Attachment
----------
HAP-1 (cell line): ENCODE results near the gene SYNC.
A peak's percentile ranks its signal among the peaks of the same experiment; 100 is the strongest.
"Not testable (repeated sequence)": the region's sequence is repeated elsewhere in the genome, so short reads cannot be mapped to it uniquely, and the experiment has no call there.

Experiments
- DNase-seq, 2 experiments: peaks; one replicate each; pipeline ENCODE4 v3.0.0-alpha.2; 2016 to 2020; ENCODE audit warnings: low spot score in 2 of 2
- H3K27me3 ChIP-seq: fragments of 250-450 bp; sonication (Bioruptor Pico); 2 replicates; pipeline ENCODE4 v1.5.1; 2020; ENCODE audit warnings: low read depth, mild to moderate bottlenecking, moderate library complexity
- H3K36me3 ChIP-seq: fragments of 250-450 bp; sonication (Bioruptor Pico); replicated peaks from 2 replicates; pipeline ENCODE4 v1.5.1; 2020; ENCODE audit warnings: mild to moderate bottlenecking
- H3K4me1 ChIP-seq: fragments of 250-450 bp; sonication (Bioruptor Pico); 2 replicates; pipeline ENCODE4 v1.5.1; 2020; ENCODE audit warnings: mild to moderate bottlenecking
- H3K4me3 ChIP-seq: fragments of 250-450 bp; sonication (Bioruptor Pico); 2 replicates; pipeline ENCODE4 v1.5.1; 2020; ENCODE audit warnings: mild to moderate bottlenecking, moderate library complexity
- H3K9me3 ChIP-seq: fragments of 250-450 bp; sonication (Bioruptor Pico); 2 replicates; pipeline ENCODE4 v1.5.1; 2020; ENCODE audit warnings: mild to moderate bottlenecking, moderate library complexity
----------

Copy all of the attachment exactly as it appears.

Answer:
HAP-1 (cell line): ENCODE results near the gene SYNC.
A peak's percentile ranks its signal among the peaks of the same experiment; 100 is the strongest.
"Not testable (repeated sequence)": the region's sequence is repeated elsewhere in the genome, so short reads cannot be mapped to it uniquely, and the experiment has no call there.

Experiments
- DNase-seq, 2 experiments: peaks; one replicate each; pipeline ENCODE4 v3.0.0-alpha.2; 2016 to 2020; ENCODE audit warnings: low spot score in 2 of 2
- H3K27me3 ChIP-seq: fragments of 250-450 bp; sonication (Bioruptor Pico); 2 replicates; pipeline ENCODE4 v1.5.1; 2020; ENCODE audit warnings: low read depth, mild to moderate bottlenecking, moderate library complexity
- H3K36me3 ChIP-seq: fragments of 250-450 bp; sonication (Bioruptor Pico); replicated peaks from 2 replicates; pipeline ENCODE4 v1.5.1; 2020; ENCODE audit warnings: mild to moderate bottlenecking
- H3K4me1 ChIP-seq: fragments of 250-450 bp; sonication (Bioruptor Pico); 2 replicates; pipeline ENCODE4 v1.5.1; 2020; ENCODE audit warnings: mild to moderate bottlenecking
- H3K4me3 ChIP-seq: fragments of 250-450 bp; sonication (Bioruptor Pico); 2 replicates; pipeline ENCODE4 v1.5.1; 2020; ENCODE audit warnings: mild to moderate bottlenecking, moderate library complexity
- H3K9me3 ChIP-seq: fragments of 250-450 bp; sonication (Bioruptor Pico); 2 replicates; pipeline ENCODE4 v1.5.1; 2020; ENCODE audit warnings: mild to moderate bottlenecking, moderate library complexity